We did indeed get spoiled by Jenks’ high point and it’s a shame that his conditioning likely cost him an even better career.
I’m still seeing Jenks blow that last game of the four-game we had with the Twins after the AS break — one of a handful of games that seemed to turn the tide against us last year. However, as you have so aptly pointed out, there were some far better memories to be had from Big Bad Bobby Jenks.


The most frustrating experience I have had as a Sox fan was being at the park while Jenks was booed. Sox fans who booed Bobby should be ashamed of themselves.
He was a great player for the Sox that made just under $15,000,000 TOTAL for 6 seasons. He NEVER deserved to be booed.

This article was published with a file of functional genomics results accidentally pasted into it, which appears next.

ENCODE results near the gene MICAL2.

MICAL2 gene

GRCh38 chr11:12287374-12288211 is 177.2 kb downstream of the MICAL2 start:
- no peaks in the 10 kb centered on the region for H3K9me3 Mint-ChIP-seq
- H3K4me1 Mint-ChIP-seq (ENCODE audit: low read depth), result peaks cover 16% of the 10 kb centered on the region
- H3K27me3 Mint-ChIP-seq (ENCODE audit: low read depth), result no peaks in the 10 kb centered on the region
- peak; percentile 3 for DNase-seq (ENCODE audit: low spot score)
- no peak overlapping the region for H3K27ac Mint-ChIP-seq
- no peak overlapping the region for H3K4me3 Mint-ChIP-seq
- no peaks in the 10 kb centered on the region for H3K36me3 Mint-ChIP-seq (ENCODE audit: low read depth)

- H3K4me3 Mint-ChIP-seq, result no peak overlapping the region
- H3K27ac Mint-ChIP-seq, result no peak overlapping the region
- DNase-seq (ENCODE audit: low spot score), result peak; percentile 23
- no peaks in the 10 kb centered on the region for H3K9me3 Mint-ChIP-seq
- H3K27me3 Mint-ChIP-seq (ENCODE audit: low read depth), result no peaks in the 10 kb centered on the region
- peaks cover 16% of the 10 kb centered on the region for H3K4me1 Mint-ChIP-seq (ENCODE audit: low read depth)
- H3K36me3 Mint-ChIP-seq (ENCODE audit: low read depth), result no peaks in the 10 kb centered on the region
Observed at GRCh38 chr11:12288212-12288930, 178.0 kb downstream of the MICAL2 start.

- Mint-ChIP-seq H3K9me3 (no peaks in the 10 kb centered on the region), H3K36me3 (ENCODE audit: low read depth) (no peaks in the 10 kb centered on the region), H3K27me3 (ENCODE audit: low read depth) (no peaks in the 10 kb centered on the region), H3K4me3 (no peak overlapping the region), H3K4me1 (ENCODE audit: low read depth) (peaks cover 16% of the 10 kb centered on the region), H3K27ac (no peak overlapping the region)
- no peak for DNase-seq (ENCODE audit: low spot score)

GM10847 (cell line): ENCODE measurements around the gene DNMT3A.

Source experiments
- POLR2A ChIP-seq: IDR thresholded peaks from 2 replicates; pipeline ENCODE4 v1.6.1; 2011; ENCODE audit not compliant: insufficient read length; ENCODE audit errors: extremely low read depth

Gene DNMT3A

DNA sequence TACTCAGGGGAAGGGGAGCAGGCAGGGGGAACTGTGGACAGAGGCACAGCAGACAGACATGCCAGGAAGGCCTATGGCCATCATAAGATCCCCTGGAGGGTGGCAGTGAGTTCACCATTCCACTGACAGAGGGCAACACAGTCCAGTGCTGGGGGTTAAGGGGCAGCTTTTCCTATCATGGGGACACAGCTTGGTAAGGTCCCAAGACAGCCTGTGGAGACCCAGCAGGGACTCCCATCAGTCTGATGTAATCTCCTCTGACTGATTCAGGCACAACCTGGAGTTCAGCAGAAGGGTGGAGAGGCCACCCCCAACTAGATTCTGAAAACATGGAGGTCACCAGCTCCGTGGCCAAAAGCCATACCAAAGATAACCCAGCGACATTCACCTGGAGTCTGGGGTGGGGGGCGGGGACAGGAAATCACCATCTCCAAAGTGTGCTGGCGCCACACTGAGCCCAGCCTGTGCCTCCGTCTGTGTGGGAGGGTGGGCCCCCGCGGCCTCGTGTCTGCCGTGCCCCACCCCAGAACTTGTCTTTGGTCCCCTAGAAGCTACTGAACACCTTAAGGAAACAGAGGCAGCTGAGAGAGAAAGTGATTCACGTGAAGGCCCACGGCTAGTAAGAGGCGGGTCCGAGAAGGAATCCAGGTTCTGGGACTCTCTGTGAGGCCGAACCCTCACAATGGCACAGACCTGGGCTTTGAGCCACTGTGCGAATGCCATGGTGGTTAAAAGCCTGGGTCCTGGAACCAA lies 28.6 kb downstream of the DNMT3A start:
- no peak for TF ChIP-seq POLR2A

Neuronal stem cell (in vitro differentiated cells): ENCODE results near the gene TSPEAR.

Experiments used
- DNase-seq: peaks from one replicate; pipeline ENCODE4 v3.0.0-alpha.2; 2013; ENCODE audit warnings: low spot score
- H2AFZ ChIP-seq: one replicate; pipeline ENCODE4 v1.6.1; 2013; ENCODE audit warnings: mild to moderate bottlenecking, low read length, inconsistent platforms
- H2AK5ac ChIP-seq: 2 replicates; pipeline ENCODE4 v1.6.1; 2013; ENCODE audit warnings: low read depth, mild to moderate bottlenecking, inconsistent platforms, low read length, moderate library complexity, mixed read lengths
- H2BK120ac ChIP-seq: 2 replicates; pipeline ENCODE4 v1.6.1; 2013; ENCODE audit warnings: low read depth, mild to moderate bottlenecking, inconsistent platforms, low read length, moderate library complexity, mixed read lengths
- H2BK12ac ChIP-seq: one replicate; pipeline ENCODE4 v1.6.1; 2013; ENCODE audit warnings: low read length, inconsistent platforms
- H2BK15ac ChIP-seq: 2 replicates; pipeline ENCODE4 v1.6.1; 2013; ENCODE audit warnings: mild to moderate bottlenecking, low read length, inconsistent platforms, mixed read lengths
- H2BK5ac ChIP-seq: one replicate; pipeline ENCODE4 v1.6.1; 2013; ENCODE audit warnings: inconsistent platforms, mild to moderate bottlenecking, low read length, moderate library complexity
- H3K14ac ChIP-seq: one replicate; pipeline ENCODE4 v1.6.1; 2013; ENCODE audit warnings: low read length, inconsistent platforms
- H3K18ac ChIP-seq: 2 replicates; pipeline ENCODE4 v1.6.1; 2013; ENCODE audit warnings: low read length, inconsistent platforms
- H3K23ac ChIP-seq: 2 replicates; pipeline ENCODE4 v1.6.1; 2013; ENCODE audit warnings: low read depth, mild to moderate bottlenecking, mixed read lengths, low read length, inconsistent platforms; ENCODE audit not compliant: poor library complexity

I also don’t get the booing. Especially for Jenks, but even some other players. Unless someone isn’t giving effort, I don’t see the value (e.g., what in the world was the point of booing Wise). Sox fans should be smarter than that. And I hate to see Sox fans develop a bad reputation that prevents some free agents from coming over.


I agree with you two. Sox fans can be a bit too reactionary. Jenks let us down a few times last year, but he did some remarkable things in a Sox uniform. Short memories I guess.
Now Manny on the other hand deserved to be lustily booed. Hope that ‘roided-out quitter is out of baseball. I have a feeling Boras will hold out for the moon and stars and Manny will get nothing.


Hasn’t Boras already gone on record looking for a lower base, incentive-laden contract for Manny? One year was okay from what I recall…